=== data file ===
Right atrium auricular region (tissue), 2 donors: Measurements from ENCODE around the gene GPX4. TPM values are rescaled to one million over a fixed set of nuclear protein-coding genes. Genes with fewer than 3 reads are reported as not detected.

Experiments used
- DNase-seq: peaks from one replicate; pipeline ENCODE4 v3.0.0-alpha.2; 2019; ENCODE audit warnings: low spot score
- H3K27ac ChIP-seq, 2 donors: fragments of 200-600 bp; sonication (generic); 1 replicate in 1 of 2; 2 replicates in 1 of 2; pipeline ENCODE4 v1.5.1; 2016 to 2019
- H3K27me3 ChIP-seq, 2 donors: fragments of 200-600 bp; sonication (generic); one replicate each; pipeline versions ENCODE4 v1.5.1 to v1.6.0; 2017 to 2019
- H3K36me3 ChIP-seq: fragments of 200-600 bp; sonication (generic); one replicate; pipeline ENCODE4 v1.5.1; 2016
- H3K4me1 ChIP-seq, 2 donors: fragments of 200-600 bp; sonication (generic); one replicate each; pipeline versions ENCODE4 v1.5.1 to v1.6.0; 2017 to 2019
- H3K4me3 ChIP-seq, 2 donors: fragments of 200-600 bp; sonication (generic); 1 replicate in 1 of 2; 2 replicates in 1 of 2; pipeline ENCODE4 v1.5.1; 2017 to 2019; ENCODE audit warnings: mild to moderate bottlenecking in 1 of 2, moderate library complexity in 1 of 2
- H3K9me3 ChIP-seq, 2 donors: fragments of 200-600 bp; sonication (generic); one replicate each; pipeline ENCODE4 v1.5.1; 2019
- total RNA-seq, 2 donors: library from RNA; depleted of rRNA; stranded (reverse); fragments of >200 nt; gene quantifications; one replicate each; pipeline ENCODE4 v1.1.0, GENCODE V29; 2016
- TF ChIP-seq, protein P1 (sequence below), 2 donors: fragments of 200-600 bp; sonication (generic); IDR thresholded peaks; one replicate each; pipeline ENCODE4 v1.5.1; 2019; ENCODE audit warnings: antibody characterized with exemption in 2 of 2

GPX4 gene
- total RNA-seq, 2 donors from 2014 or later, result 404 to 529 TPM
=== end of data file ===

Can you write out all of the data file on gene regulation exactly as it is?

Right atrium auricular region (tissue), 2 donors: Measurements from ENCODE around the gene GPX4. TPM values are rescaled to one million over a fixed set of nuclear protein-coding genes. Genes with fewer than 3 reads are reported as not detected.

Experiments used
- DNase-seq: peaks from one replicate; pipeline ENCODE4 v3.0.0-alpha.2; 2019; ENCODE audit warnings: low spot score
- H3K27ac ChIP-seq, 2 donors: fragments of 200-600 bp; sonication (generic); 1 replicate in 1 of 2; 2 replicates in 1 of 2; pipeline ENCODE4 v1.5.1; 2016 to 2019
- H3K27me3 ChIP-seq, 2 donors: fragments of 200-600 bp; sonication (generic); one replicate each; pipeline versions ENCODE4 v1.5.1 to v1.6.0; 2017 to 2019
- H3K36me3 ChIP-seq: fragments of 200-600 bp; sonication (generic); one replicate; pipeline ENCODE4 v1.5.1; 2016
- H3K4me1 ChIP-seq, 2 donors: fragments of 200-600 bp; sonication (generic); one replicate each; pipeline versions ENCODE4 v1.5.1 to v1.6.0; 2017 to 2019
- H3K4me3 ChIP-seq, 2 donors: fragments of 200-600 bp; sonication (generic); 1 replicate in 1 of 2; 2 replicates in 1 of 2; pipeline ENCODE4 v1.5.1; 2017 to 2019; ENCODE audit warnings: mild to moderate bottlenecking in 1 of 2, moderate library complexity in 1 of 2
- H3K9me3 ChIP-seq, 2 donors: fragments of 200-600 bp; sonication (generic); one replicate each; pipeline ENCODE4 v1.5.1; 2019
- total RNA-seq, 2 donors: library from RNA; depleted of rRNA; stranded (reverse); fragments of >200 nt; gene quantifications; one replicate each; pipeline ENCODE4 v1.1.0, GENCODE V29; 2016
- TF ChIP-seq, protein P1 (sequence below), 2 donors: fragments of 200-600 bp; sonication (generic); IDR thresholded peaks; one replicate each; pipeline ENCODE4 v1.5.1; 2019; ENCODE audit warnings: antibody characterized with exemption in 2 of 2

GPX4 gene
- total RNA-seq, 2 donors from 2014 or later, result 404 to 529 TPM